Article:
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Overclocking

System Builder Marathon, Q1 2013: $1,000 Performance PC
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ASRock includes several handy integrated overclocking profiles, including 4.6 and 4.4 GHz. The lower of those two profiles worked most of the time, switching core voltage between 1.05 and 1.28 V under various loads. That would have been perfect, except that the system did occasionally (and rarely) crash. We decided to use manual settings to achieve similar results, without any occasional instability.

Our memory willingly complied with an increase from its standard 1,600 MT/s data rate to DDR3-2133. Further down the BIOS page, we set a fixed CPU core of 1.28 V.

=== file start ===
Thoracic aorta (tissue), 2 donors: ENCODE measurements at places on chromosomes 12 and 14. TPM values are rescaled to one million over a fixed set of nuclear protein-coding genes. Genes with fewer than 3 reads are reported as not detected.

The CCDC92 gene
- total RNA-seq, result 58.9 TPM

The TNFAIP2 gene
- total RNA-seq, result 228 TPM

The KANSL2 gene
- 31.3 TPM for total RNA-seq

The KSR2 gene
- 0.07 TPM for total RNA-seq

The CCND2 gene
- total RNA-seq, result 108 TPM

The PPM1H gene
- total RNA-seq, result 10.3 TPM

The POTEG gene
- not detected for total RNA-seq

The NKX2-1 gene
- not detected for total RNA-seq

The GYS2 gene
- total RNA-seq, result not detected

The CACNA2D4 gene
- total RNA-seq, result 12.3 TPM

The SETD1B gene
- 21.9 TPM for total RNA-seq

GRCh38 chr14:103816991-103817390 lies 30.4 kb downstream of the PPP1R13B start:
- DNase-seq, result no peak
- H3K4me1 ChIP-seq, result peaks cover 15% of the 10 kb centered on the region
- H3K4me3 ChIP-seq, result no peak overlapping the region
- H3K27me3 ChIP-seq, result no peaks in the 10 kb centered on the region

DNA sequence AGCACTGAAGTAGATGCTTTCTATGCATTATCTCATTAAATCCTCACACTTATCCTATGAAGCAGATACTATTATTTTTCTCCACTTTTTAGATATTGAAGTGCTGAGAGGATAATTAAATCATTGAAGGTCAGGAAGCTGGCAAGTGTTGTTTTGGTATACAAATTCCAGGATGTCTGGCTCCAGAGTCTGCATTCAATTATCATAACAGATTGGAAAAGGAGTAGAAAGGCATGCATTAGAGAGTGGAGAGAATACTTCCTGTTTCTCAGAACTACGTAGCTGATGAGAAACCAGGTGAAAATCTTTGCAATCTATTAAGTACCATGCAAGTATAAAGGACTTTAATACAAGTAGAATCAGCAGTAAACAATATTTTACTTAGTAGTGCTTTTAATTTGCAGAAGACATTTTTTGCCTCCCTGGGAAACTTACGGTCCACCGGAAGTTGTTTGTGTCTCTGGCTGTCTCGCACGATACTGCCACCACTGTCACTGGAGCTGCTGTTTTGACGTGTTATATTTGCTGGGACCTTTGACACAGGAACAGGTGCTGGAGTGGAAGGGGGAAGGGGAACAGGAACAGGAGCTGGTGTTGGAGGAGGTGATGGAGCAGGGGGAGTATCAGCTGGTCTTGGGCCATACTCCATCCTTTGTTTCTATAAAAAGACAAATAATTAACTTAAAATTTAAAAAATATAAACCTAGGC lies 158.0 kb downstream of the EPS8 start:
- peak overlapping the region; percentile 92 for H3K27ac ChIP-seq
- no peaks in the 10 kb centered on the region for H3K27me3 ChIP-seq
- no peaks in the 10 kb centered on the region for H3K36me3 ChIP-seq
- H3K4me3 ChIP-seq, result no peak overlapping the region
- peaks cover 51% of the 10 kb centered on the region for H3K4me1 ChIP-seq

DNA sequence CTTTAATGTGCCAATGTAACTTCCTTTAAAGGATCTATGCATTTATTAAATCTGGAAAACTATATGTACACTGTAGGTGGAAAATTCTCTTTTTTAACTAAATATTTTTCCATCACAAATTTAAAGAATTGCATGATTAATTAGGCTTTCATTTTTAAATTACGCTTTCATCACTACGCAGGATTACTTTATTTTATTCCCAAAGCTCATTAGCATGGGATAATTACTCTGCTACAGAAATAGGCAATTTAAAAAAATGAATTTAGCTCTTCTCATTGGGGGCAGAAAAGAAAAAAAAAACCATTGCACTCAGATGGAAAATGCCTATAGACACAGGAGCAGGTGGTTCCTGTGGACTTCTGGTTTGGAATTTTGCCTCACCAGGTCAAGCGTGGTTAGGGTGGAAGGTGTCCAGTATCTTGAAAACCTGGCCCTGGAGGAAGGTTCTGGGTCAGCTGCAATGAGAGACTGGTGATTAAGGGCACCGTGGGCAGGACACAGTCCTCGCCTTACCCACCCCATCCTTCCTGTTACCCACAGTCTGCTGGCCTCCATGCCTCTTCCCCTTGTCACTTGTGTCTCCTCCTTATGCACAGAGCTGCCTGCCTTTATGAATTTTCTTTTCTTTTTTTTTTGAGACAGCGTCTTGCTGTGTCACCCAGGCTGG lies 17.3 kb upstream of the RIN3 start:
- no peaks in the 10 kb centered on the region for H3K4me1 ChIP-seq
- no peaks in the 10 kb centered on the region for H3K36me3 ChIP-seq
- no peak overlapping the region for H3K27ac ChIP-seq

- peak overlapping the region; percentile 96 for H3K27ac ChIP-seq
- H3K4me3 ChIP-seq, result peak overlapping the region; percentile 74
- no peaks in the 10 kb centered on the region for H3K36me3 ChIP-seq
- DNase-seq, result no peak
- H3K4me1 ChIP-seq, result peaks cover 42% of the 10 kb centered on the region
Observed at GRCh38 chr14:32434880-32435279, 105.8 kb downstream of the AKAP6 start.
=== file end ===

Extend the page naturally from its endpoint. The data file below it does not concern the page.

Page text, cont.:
When paired with the Core i5-3570K CPU, the Z77 Extreme4’s “Level 1” Load-Line Calibration provided an extremely stable voltage range between the set 1.28 and a maximum of 1.296 V. Keeping the processor below 1.30 V provides the added insurance of longevity.

We were actually able to hold 4.5 GHz for extended benchmarking sessions, without overheating, but again faced occasional and almost mysterious instability. Unwilling to push past 1.30 V, we settled for 4.40 GHz.

We would have expected low-profile 1.35 V DIMMS to get hot at 1.60 V, but Crucial’s Ballistix Tactical LP had no such issues. That extra voltage helped us retain stock 9-9-9-24 timings at this 33% overclock, edging out the CAS 10 timings we achieved last quarter using standard-voltage modules at the same DDR3-2133 data rate.

PowerColor’s Tahiti-LE-equipped Radeon HD 7870 reached 1,200 MHz GPU and GDDR5-6400 fairly easily, though we did need to change the maximum fan speed temperature from 90° to 80° Celcius. Running short of time for fine-tuning, we tried adding 50 MHz, only to have one of our games crash.

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